Stop me if you've heard this one: A guy walks into a bar carrying his not-yet-released prototype phone. After a few drinks, he leaves the bar without the phone. Yes this happened again! This time it was the Google Nexus 4 that was left behind in a California bar. A bartender at 500 Club in San Francisco found the phone and put it by the cash register for a few days. Surprisingly no one claimed the phone. He later got with one of his tech-savy friends and tracked it down to Google. This isn't the first time someone has left their prototype phone in a bar. Back in 2010, an Apple engineer (former?) named Gray Powell left a prototype of the iPhone 4 at Gourmet Haus Stadt in Redwood City. Someone found this phone and sold it to Gizmodo.com for $5,000. Luckily the Google Nexus 4 was returned to Google and not sold. Brendan Spaar recommends leaving the prototype phones at home the next time you are going out for a night on the town.
You know the phrase "good help is so hard to find?" Many employers are using this phrase to complain about the lack of talented IT Security professionals. What ths article points out is that employers are probably disqualifying candidates because they do not fit the mold of typical job seekers. Take this example from the article. Ask the security job seeker if someone were to kidnap their family. would they turn on their company to get the family back? If you answer yes to the question you probably won't get the job because it's not the politically correct thing to say. However, the honest answer is an emphatic YES! Brendan Spaar believes that employers need to put political correctness aside and have the applicants explain their answers. If the applicant has a good reason for saying yes then you should evaluate it accordingly. Don't come up with interview questions that place professionals into buckets.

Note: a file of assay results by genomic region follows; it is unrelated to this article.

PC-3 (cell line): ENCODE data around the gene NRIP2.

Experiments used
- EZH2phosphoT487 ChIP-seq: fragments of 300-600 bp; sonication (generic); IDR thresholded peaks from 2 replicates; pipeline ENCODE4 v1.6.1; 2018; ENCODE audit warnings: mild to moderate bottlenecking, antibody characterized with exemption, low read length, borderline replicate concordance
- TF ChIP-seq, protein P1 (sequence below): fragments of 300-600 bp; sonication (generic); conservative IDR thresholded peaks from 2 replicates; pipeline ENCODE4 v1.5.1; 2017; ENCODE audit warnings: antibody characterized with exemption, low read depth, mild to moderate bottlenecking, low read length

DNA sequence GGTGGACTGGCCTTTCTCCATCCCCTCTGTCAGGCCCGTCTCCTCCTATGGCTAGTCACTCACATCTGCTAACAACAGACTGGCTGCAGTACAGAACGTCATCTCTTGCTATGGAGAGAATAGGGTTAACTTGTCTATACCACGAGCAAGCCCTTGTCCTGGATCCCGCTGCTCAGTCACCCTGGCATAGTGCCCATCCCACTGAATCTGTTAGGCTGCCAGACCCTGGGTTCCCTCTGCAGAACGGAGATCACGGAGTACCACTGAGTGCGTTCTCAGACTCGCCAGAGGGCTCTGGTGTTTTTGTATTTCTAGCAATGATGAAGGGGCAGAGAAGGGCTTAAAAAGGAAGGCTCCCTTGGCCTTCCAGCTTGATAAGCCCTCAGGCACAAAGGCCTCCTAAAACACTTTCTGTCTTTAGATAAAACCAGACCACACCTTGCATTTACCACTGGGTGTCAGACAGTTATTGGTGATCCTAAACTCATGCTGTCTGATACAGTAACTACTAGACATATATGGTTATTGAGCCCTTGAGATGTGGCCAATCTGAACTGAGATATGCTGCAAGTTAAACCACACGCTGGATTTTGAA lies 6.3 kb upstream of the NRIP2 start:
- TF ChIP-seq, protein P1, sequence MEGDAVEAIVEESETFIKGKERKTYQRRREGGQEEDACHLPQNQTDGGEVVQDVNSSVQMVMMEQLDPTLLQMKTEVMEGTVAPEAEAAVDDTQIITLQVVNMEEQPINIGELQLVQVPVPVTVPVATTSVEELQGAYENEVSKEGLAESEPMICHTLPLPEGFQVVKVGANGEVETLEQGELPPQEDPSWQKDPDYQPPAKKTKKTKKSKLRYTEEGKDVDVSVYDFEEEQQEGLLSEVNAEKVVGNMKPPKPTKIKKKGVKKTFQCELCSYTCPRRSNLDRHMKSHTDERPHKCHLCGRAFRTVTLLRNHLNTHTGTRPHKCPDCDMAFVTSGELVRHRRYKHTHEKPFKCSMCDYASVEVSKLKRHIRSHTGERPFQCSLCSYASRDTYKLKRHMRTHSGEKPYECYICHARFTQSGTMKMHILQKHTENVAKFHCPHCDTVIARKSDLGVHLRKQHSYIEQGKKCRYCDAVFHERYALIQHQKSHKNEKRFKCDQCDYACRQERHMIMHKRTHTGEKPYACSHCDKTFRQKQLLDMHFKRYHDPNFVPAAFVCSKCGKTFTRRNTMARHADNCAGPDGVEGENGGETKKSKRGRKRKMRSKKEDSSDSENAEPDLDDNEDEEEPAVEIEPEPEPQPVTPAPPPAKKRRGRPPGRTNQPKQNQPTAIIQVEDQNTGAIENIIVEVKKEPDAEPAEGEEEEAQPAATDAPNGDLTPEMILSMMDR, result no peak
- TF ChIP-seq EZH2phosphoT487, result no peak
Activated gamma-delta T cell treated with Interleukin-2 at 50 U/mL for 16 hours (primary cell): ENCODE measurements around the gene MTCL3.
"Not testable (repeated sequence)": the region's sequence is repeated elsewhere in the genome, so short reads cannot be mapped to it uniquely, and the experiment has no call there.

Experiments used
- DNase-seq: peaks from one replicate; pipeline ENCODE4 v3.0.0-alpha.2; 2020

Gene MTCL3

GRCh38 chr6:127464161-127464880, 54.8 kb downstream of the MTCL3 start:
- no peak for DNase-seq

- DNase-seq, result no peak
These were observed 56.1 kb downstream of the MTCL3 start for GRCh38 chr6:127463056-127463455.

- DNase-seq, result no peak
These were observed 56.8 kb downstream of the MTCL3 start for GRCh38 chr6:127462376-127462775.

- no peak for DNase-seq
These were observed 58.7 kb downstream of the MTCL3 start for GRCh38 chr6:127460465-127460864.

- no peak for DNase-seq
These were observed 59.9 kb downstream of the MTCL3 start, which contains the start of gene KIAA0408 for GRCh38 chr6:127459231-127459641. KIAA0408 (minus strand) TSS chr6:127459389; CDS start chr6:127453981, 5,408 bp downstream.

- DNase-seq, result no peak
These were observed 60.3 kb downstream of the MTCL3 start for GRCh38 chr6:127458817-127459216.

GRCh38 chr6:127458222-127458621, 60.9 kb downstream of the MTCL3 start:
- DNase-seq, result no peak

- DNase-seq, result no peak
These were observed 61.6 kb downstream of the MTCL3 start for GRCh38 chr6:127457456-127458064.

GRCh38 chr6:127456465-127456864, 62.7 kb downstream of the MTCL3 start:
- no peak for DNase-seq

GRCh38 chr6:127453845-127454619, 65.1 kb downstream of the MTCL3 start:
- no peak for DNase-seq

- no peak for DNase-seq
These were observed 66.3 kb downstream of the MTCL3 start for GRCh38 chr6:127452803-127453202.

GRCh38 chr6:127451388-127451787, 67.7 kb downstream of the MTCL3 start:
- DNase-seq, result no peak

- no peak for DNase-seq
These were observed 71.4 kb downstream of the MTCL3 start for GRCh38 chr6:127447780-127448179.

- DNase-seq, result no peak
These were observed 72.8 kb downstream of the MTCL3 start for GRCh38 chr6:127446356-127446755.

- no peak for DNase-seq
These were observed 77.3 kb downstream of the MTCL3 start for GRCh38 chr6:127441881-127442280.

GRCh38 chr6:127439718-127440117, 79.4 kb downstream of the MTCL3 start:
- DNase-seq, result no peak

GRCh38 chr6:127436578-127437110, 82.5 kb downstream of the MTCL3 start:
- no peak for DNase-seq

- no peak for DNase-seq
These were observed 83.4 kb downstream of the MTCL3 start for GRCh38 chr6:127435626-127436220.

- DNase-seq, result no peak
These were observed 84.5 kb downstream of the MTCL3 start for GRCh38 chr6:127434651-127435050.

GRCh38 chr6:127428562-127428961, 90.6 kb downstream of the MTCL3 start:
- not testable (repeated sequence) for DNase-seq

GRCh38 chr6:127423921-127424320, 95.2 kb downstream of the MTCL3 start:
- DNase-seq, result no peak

You know that iPhone that you're walking around with? How would you feel if you knew it was made by underage Chinese laborers? Not so good eh? Well it turns out that after months of denying it, Chinese technology assembler Foxconn has fessed up to using children as "interns" to produce some of the iPhones that it delivers for Apple. Not only are they using young boys and girls to make these phones, they aren't paying them anything! That's what intern means, right? According to the article, Foxconn had been using these child interns because of a labor shortage. When your country has a couple billion people, Brendan Spaar finds it hard to believe that the company cannot find enough unskilled laborers (of legal age) to assemble these phones. Is this a case where we should be looking to companies like Apple to bring their manufacuring back home to the United States?
Brendan Spaar is a technology blogger from Forsyth County, GA. Since 2008 he has had a major presence on the web from Alpharetta to Georgia you can find many of his posts all over the internet. This is the technology blog where you will not find arrest or mugshot photos of people but instead you will find